To overcome English learning difficulties and excel in the language, the book emphasizes the importance of recognizing and addressing these differences. The book delves into this in chapters 3, 4, and 5, covering sentences, words, and context, respectively.

“Two Methods for Organizing Words”

The author introduces two methods for understanding the meaning of words and offers ways to study vocabulary:

  1. Retre’s “Formal Method”: Organizing word meanings.
  2. Murray’s “Temporal Method”: Tracing the roots of words to understand their origins.

“Understanding English Context”

In the final chapter, the book discusses understanding English context. The author suggests reading poetry, classics, and delving into Western philosophy to enhance English comprehension.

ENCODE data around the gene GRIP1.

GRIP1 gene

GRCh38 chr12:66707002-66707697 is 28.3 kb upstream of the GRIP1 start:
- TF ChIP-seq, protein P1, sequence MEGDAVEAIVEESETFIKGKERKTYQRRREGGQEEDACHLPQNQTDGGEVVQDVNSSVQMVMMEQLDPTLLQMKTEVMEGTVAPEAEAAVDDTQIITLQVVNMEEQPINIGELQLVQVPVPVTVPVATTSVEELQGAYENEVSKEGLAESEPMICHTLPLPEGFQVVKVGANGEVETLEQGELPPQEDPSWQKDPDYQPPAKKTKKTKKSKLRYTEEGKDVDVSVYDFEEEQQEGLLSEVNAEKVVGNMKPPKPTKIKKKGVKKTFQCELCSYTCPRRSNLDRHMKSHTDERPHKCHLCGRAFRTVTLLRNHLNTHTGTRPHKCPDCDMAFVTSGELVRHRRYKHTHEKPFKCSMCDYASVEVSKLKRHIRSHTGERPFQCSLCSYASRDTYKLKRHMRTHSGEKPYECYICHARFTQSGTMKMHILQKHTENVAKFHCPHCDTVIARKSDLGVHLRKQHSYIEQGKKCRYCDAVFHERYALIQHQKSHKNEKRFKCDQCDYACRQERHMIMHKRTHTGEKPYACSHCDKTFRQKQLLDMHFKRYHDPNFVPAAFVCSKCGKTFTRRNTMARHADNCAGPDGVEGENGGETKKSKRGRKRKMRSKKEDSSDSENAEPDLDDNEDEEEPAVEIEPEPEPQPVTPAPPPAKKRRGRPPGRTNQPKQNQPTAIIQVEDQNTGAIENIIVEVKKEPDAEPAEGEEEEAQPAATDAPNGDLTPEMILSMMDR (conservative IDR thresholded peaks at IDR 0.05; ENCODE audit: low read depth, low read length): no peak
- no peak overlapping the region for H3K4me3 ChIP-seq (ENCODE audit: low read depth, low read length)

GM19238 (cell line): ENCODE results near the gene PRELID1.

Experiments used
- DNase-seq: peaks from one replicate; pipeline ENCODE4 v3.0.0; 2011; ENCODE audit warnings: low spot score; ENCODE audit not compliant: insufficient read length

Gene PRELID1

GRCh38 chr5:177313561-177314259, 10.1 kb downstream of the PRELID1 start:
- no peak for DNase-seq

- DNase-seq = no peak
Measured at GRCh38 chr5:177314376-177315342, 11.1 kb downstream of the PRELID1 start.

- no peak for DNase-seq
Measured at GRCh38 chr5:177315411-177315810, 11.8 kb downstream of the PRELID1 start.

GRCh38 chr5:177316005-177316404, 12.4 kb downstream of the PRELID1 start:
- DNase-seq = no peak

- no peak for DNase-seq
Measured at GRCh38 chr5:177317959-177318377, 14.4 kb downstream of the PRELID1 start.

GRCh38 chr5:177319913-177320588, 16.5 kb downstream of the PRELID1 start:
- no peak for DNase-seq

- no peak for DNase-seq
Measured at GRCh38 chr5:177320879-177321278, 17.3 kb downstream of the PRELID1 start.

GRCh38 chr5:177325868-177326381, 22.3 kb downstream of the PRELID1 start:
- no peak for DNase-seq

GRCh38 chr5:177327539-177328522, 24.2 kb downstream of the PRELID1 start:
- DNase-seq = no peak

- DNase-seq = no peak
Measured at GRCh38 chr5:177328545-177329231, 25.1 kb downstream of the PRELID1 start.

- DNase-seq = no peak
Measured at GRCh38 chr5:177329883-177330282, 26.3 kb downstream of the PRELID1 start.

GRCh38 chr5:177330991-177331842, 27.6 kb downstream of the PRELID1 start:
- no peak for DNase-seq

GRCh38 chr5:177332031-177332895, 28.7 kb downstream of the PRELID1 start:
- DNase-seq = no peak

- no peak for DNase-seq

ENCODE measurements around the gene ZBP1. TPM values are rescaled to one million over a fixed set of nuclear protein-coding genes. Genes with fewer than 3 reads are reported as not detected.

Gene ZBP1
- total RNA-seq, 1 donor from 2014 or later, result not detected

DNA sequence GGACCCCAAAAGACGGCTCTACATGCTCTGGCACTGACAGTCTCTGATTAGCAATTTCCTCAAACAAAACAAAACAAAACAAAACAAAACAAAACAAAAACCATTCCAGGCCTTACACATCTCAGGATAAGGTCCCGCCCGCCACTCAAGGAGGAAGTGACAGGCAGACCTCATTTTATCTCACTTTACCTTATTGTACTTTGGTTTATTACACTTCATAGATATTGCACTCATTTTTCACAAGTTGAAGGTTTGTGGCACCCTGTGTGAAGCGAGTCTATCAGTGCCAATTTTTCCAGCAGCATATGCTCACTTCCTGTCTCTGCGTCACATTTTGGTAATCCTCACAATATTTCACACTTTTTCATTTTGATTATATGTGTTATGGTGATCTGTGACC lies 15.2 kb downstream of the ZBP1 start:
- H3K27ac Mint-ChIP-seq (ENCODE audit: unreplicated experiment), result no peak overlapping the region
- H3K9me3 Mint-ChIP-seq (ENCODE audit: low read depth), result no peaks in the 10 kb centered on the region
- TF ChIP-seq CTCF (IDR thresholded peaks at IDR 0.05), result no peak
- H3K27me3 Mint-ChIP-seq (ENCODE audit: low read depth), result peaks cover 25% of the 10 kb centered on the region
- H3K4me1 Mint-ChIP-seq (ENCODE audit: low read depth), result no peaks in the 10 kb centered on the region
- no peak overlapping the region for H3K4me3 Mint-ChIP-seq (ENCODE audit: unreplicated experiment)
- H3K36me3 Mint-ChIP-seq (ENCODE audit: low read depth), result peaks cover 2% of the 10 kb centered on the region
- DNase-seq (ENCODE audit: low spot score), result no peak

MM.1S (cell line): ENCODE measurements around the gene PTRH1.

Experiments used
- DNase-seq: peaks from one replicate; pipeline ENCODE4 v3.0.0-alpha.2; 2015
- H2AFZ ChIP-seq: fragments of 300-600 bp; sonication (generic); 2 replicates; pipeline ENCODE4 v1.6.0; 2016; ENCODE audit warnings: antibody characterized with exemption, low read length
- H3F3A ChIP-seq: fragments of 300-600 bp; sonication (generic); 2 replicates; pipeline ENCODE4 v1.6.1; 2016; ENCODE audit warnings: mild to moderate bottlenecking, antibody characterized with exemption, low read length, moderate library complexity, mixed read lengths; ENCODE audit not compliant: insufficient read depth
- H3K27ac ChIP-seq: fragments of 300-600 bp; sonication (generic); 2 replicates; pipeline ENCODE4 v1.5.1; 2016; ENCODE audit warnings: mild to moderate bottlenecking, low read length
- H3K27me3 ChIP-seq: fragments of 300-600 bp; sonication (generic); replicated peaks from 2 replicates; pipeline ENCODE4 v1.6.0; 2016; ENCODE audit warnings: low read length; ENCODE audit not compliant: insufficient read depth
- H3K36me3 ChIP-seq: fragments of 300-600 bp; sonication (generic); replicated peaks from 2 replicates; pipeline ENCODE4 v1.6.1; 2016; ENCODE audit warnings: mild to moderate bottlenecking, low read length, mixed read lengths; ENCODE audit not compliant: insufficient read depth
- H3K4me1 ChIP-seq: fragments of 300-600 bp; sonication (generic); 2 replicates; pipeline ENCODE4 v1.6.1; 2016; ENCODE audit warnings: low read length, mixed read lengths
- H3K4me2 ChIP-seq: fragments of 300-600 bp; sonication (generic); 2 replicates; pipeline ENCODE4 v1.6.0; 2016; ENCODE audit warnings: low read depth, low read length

While engaging with such works can significantly improve English proficiency, if one reaches the level of understanding Western philosophical works in their original language, they likely already possess advanced English skills.

“Recommended for Those Who Want to Improve Their English”

In essence, this book is not aimed at English beginners but rather those who have already studied English to a certain extent and reached a decent level. It addresses overcoming inherent limitations of Koreans and offers methods for achieving English proficiency close to that of a native speaker.

While the book introduces effective English learning methods, its depth and complexity make it challenging for everyone to follow. Nevertheless, for those who aspire to excel in English and overcome barriers, this book is undoubtedly beneficial.

“Fluent: The Secret of English Fluency”